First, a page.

it could take the path $q_0, q_0, q_f$. Remember the query string starts off in $q_0$ so that is why
it is the first state of both paths. The first path would cause the query string to be accepted and the
second path would cause the query string to be rejected: so our definition of accepting is that there
exists *some* path from the start state to the accepting state that consumes all the characters in the
query string.

So if our query string is `aaba`

, then we must first begin at the start state and take an edge with label
`a`

, then an edge with label `a`

, then an edge with label `b`

, then an edge with label `a`

. The one thing
that somewhat complicates this is that we can always take a $\varepsilon$-edge at any time *without
consuming any characters* of the query string. This is discussed later, but just keep that in mind while
reading. One imporant thing to note is that at each step of simulation you must take a valid edge
(possibly an $\varepsilon$-edge if one is available, more on this later). If there are no valid
transitions then the query string is *rejected* by the NFA. **The whole query string** must be accepted
by the NFA, not just part of it. For this particular NFA, it can get "stuck" (meaning no valid
transitions from a state) because the state $q_f$ has no outgoing edges labeled `a`

or `b`

(remember our
alphabet for this spec is just these two letters). You'll see later in this spec how to account for this
in the `successors(char c)`

method, but for now just know that if you get stuck that you try a different
path.

You'll see a lot of code for constructing the NFA from a pattern string, but you won't have to touch this at all. At this point, you should understand that an NFA is really a directed graph with labels on edges. The next section will include a brief explanation of what operations our NFA implementation supports.

## B. Thompson's Construction

The algorithm we are using to construct an NFA from a pattern is called Thompson's Construction.

You aren't responsible for writing any of the construction code as it has been provided for you. If you are curious, read through the code as we've included javadocs for all the methods. If you don't care for this, you can skip this section. For this assignment, you only need to know how simulation works.

Here is a table describing the different operators this implementation supports:

Operator | Symbol | Type | Description | Example |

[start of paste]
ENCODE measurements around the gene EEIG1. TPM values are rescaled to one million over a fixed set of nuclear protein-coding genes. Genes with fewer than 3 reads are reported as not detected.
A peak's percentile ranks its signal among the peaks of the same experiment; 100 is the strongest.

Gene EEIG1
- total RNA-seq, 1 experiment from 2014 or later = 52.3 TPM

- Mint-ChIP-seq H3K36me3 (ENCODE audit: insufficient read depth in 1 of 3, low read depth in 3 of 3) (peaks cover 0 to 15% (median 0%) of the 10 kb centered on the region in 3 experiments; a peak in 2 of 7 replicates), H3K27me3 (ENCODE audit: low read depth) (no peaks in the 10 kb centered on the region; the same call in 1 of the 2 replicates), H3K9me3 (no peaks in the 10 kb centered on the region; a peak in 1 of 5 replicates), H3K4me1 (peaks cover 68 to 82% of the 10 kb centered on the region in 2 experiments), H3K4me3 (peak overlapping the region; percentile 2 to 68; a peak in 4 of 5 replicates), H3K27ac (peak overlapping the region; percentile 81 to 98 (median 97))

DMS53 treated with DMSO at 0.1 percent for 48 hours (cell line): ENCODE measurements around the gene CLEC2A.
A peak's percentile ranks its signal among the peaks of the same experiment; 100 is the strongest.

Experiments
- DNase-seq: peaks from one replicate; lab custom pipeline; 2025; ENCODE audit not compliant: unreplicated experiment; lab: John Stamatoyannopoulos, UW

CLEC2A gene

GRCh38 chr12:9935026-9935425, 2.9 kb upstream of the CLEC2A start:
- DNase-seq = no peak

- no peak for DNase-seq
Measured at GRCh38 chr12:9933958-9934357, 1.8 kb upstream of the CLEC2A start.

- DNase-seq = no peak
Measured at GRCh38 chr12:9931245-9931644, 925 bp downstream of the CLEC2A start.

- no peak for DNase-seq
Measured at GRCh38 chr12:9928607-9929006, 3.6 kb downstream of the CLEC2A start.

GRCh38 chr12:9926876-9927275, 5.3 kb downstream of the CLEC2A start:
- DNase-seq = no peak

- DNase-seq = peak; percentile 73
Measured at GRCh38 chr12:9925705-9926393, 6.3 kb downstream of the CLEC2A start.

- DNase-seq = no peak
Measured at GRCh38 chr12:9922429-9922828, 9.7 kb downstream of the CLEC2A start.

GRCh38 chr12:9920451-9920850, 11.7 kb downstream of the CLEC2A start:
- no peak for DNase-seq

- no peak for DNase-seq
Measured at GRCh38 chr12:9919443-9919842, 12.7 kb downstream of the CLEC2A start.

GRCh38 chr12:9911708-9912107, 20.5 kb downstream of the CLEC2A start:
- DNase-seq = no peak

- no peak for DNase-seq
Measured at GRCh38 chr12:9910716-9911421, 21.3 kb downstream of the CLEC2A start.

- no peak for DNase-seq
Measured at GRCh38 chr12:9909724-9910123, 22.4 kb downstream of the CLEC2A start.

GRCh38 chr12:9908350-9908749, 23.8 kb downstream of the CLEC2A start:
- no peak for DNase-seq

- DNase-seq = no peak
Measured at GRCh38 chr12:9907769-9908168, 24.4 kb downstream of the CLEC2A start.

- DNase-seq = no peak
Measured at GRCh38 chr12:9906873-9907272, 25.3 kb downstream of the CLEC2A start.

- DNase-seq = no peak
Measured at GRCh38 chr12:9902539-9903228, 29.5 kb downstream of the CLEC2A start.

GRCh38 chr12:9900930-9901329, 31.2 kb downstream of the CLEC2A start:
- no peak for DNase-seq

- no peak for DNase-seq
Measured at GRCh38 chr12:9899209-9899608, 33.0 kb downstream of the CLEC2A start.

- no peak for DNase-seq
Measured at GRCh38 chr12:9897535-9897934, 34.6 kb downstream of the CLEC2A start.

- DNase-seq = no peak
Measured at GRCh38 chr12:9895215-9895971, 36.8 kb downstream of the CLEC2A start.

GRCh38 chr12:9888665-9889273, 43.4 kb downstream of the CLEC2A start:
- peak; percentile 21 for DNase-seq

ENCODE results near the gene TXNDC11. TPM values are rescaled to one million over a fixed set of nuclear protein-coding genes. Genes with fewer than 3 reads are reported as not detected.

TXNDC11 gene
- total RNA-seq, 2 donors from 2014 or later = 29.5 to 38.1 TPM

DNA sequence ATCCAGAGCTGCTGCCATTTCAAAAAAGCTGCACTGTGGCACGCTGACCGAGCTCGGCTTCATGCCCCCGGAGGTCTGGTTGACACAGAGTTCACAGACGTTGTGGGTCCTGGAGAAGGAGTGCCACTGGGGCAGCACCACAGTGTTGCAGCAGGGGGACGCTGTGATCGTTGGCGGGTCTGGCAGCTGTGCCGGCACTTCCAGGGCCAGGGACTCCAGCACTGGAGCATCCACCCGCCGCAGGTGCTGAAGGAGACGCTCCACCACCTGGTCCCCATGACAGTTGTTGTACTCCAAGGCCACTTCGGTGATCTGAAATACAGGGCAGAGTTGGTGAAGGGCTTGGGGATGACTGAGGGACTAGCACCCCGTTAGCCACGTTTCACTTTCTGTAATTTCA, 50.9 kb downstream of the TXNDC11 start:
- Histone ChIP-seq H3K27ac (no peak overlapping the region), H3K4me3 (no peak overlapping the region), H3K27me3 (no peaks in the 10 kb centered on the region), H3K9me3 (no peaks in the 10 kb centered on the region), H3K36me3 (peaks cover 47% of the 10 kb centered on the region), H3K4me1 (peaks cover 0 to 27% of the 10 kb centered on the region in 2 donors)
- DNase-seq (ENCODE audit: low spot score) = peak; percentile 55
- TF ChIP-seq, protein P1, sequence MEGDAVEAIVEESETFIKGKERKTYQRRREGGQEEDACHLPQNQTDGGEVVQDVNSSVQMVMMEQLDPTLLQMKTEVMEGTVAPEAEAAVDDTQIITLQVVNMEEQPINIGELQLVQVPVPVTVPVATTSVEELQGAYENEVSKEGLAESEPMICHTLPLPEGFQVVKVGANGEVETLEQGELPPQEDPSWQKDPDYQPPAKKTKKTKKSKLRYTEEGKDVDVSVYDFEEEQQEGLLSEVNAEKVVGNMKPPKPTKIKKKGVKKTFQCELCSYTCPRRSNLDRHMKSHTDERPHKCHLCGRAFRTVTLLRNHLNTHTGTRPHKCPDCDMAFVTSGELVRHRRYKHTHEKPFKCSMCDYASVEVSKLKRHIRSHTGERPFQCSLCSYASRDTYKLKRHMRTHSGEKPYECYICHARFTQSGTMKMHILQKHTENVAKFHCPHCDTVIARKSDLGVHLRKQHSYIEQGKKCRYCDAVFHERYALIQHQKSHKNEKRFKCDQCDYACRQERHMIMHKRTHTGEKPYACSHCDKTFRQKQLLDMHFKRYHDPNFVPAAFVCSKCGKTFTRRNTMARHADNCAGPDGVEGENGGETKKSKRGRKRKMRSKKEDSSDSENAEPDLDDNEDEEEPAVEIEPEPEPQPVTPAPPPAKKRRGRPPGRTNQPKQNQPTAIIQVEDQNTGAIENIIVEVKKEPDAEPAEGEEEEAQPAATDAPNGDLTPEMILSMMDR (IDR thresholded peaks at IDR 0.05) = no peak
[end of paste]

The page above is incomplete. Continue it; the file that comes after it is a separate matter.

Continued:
---|---|---|---|---|

Concat | N/A | Binary | Matches if and only if the query string matches the concatenation of the sub-pattern on the left with the sub-pattern on the right | `(ab)(c*)` matches all strings that begin with `ab` followed by any number of `c` 's (including $0$) |

Or | `|` |
Binary | Matches if and only if the query string matches the left sub-pattern or the right sub-pattern | `(ab)|(c*)` matches either `ab` , or any number of `c` 's (including $0$ `c` 's) |

Kleene Star | `*` |
Unary | Matches any number (including $0$) of the sub-pattern it is applied on. | `(bc)*` matches any number of `bc` 's |

Kleene Plus | `+` |
Unary | Exactly the same as the Kleene Star, except must have a positive (not $0$) number of the sub-pattern. | `(bc)+` matches any positive number of `bc` 's. |

What is really amazing is every regexp is built from these basic operators. The regexps you've used in past homeworks can all be implemented using just these operations. But it helps to have shortcuts, which is why we add two escape sequences to help with testing. Escape sequences are really just patterns: as an excercise, ponder what the regular expression would be for the following two escape sequences (the answers are in the code).

The two escape sequences we support are `\l`

and `\d`

. The former is **not a standard escape character**,
we just include it to make testing easier. The second is one you should recognize. You shouldn't have to
deal with these escape chars unless you are writing tests. The code already parses the escape chars into
their underlying patterns. So **nowhere in your code should you be worrying about any escape chars**.

Here is a table that describes what each one means.

Pattern | Description | Notes |
---|---|---|

`\l` |
matches any lowercase letter | This is NOT a standard regexp escape pattern. |

`\d` |
matches any digit 0-9 | This is a standard regexp pattern. |

## C. NFA Simulation

Up until this point, there has been no non-determinism: the simulation of an NFA is where the non-determinism arises.